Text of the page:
Educators keep detailed records of referrals and conduct follow-up calls within two weeks to determine the outcome of the referral. They also seek to learn of any obstacles or barriers that prevent families from seeking help from the referral sources and work with the family to alleviate them so they can obtain the assistance needed.

By working with families in their homes, parent educators seek to provide for the diverse needs of each family. EDC was developed so that the neediest families may have access to high quality, family centered programs that meet their individual needs and ultimately lead to successful family and child outcomes. The mission is simply to provide the information, support and encouragement parents need to help their children develop optimally during the crucial early years of life. It is family-centered and focuses on the families strengths. Although the child's development and milestones are at the core of the program, it is the interactions of parent and child that are modeled, encouraged and supported that makes the program unique. The relationship between the parent educator and the parent with the child as the focus make a strong foundation for behavior guidance and change.


Ongoing Supportive Needs:

To encourage families and to assist in alleviating some of the barriers to their progress ECD provides some of the following: bus passes, gas cards, diapers, books, activity kits etc. Due to our limited funds, we must be very careful with the allocation of these resources. Many of the 250 families we serve have a need for emergency food, rent and utility assistance but we are not in a position to offer these services. This is an area where we must partner with other agencies to address some of these Human Service needs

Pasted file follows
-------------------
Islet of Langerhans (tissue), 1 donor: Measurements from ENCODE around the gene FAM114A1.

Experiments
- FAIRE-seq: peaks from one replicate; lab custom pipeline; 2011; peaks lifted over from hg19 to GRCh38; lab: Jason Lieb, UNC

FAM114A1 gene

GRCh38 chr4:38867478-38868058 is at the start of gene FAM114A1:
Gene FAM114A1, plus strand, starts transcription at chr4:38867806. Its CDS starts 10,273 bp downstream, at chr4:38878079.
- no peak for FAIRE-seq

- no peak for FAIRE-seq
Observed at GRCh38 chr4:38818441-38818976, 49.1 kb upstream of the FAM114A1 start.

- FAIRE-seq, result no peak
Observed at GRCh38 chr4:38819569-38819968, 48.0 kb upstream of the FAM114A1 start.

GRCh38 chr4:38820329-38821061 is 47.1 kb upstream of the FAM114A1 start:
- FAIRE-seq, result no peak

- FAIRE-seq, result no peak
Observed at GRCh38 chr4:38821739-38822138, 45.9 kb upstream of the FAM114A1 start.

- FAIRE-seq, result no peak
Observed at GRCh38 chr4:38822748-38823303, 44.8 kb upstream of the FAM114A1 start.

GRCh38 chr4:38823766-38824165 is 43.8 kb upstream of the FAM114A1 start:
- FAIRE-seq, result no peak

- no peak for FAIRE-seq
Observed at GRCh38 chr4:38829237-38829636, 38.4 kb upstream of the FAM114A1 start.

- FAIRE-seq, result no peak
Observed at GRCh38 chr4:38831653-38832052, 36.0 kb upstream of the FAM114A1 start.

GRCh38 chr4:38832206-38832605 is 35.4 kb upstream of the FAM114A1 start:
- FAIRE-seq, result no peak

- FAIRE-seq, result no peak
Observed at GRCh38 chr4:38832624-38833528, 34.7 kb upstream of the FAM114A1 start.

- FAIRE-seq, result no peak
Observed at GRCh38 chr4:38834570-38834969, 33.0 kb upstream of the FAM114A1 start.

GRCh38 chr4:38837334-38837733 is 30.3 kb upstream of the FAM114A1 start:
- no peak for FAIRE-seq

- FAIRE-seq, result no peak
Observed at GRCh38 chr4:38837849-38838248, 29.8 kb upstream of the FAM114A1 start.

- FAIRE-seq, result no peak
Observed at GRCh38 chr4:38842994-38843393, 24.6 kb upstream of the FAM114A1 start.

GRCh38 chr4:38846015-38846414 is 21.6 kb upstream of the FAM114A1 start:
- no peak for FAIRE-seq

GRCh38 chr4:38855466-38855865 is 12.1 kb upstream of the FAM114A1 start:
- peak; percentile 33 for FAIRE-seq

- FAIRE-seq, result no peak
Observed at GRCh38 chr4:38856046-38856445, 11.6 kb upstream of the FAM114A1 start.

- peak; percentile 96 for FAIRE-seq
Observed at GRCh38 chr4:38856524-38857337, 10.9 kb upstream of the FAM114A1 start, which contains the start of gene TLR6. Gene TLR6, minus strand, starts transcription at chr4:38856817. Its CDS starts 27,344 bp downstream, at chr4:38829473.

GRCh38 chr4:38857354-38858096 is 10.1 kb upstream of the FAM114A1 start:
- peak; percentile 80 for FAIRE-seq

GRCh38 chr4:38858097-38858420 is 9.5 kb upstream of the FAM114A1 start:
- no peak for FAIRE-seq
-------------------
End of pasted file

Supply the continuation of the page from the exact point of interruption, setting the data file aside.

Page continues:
Although the parent educators have a wide knowledge of the available resources and services, often those resources are used up or unavailable. Families may have a car but cannot afford to buy gas for it to take a child to the doctor or interview for a job. Some parents do not take their children to the doctor unless it is an emergency, because they do not have transportation or bus fare and if they do have it, must save for a real serious need. Many of the families we serve are cut off from information, services, and access to resources and have few support systems. Some of the needs of our families are partially supported by a First Things First grant. Those items include: Diapers, bus passes, gas cards, books, family activity kits (crayons, pencils, scissors and paper). Families could benefit from: additional items listed above and rent and utility assistance, clothing (baby and uniforms), emergency food vouchers. To support child development and provide rich learning experiences, the use of 15 I-Pads for group meetings and home visit use. This will allow families to have an experience not available to most of them. Most of our families do not have computers or internet access. Their children may experience them for the first time when they enter school. We are constantly seeking support in this area of Supportive Human Service Assistance.